And as Mitt Romney decided during his first run for the White House, you can't win the Republican nomination if you lose the idiot vote. So he dumbed down his own faith to make it more palatable to the GOP's evangelical base, much to the consternation of his fellow Latter Day Saints. The New Republic's Josh Patashnik explained Mitt's quandary back in November 2007:
During an interview earlier this year with George Stephanopoulos, the presidential candidate disputed the suggestion that Christ would someday return to the United States rather than the Middle East. Mormons, he said, believe "that the Messiah will come to Jerusalem. ... It's the same as the other Christian tradition."

This was both technically correct and completely misleading: The church's position is that, while Christ will indeed appear at the Mount of Olives, he will also build a new Jerusalem in Jackson County, Missouri, which will serve as the seat of his 1,000-year reign on Earth. Romney had conveniently neglected to mention this part of his church's doctrine.

Needless to say, his fellow Mormons were none too pleased. "Brother Romney is playing a little bit of a political game with his answer," one church official told Lee Benson of the Deseret Morning News--in a column noting that Romney's comment had "caused more than a few members of The Church of Jesus Christ of Latter-Day Saints ... to scratch their heads as if to say, 'What the flip?'" Callers to a Utah talk-radio show lambasted the candidate for misrepresenting church teachings. And the Mormon blogosphere--known as the Bloggernacle--buzzed with discussion of the quote. One post on the blog Mormon Mentality condemned Romney for being "evasive," while another complained, "If he were so proud to be a Mormon, he should tell the truth."

Mitt Romney has repeatedly said he is proud to be a Mormon. But he is apparently far more frightened of not becoming president of the United States. And that truth means that only by accident will Romney tell the truth about what he really thinks about America's diverse religions, including his own.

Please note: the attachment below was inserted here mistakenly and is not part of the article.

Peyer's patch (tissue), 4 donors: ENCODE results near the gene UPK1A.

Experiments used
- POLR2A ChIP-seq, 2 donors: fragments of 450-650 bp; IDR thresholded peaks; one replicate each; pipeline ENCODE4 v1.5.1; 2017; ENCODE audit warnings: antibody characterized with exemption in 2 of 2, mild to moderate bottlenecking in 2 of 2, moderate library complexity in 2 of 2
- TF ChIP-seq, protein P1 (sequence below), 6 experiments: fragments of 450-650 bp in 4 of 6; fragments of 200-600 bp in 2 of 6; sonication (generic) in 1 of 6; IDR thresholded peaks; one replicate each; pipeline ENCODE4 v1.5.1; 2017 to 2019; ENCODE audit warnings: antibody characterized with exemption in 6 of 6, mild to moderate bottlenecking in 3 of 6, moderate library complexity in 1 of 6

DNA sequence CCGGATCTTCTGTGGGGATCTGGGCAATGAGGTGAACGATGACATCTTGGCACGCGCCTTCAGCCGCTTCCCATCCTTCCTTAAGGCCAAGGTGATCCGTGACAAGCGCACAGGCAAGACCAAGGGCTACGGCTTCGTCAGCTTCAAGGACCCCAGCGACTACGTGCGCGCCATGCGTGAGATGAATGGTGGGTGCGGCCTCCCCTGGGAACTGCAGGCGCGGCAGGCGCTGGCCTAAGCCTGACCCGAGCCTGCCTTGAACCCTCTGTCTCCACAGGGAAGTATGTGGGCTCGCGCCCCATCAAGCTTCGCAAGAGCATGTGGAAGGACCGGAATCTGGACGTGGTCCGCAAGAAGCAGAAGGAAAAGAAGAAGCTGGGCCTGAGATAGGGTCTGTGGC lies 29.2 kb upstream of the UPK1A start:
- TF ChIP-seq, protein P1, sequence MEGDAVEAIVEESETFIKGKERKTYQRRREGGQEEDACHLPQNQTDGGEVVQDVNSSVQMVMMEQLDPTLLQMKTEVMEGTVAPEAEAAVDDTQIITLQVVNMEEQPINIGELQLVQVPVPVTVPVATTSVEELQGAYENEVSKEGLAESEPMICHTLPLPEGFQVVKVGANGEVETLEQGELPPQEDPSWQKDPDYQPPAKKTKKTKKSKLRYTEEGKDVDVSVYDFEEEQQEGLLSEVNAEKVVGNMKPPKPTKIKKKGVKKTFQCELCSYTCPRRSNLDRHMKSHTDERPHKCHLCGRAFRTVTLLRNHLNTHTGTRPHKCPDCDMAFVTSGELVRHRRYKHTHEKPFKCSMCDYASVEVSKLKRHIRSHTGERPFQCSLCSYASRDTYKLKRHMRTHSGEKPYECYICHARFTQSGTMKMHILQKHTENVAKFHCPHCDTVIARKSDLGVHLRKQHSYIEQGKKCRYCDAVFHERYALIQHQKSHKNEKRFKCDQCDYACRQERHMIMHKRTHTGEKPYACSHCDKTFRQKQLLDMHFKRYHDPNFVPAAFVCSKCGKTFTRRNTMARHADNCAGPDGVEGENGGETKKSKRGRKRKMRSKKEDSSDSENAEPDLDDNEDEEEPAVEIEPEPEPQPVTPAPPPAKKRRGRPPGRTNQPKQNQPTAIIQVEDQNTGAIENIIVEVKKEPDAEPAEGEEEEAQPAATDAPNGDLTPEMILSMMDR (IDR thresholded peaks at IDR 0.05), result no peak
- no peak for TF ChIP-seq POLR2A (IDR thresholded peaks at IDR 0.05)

Of course, you'd never know that if you didn't get past the part of Cathedral Age interview where Romney proclaims, "Religious tolerance would be a shallow principle indeed if it were reserved only for faiths with which we agree."

Truer words were never spoken. But whether Mitt Romney really believes them, that is, whether he thinks religious tolerance is for me and not thee, is for the voters to decide.

Originally posted to Jon Perr on Tue Aug 21, 2012 at 06:18 PM PDT.

Also republished by Street Prophets .

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Comment Preferences

  •  except secular public policy keeping FSM-fans (4+ / 0-)

    at bay

    there is no greater force for good in the nation than Christian conscience in action.

    Don't roof rack me bro', Now the brown's comin' down; Präsidentenelf-maßschach; "Nous sommes un groupuscule" (-9.50; -7.03) "Ensanguining the skies...Falls the remorseful day".政治委员, 政委‽ Warning - some snark above ‽

    by annieli on Tue Aug 21, 2012 at 06:23:57 PM PDT

  •  Well It's the Christian Party After All. (13+ / 0-)

    They don't hide that fact under a bushel.